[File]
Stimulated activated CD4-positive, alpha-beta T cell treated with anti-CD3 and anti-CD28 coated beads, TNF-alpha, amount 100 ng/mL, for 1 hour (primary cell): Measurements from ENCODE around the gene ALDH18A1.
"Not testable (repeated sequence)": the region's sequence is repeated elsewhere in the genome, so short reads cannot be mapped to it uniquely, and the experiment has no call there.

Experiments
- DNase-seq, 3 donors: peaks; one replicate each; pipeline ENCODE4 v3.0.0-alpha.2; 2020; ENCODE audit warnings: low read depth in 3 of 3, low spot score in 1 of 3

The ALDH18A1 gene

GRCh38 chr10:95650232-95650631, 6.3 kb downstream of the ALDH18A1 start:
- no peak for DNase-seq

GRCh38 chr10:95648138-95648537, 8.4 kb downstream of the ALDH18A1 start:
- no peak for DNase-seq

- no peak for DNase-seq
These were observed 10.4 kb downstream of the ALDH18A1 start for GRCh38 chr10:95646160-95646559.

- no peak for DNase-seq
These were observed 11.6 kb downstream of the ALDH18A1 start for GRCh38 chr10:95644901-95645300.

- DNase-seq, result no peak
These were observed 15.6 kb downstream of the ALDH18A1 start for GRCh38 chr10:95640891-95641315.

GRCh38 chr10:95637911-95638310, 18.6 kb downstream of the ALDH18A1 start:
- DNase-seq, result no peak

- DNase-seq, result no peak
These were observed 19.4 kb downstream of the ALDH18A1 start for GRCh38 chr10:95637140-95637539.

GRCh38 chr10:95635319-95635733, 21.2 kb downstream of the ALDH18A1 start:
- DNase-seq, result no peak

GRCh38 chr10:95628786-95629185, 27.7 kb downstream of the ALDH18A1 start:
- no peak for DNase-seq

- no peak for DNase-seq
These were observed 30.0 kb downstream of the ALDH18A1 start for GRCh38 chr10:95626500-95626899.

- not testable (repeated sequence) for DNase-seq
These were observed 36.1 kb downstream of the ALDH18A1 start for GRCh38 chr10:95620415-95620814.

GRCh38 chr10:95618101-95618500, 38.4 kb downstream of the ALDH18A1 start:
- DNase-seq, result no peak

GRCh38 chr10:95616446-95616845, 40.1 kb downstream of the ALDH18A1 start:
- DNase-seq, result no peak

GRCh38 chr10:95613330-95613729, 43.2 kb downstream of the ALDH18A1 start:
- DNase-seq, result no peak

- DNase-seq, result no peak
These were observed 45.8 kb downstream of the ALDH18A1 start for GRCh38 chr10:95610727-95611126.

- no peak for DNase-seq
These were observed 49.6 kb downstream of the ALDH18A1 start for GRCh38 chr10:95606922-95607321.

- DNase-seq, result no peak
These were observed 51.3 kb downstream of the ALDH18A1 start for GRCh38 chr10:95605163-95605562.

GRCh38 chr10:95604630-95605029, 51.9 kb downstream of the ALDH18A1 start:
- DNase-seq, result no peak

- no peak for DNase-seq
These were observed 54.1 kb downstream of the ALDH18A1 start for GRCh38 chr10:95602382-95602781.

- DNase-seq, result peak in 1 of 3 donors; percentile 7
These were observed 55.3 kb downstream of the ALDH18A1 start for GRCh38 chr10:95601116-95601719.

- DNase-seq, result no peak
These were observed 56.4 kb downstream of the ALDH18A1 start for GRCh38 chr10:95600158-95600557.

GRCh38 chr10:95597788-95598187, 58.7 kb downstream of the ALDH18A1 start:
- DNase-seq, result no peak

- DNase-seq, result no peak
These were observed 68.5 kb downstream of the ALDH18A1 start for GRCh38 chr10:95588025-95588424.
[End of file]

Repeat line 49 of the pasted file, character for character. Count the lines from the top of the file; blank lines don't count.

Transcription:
- DNase-seq, result no peak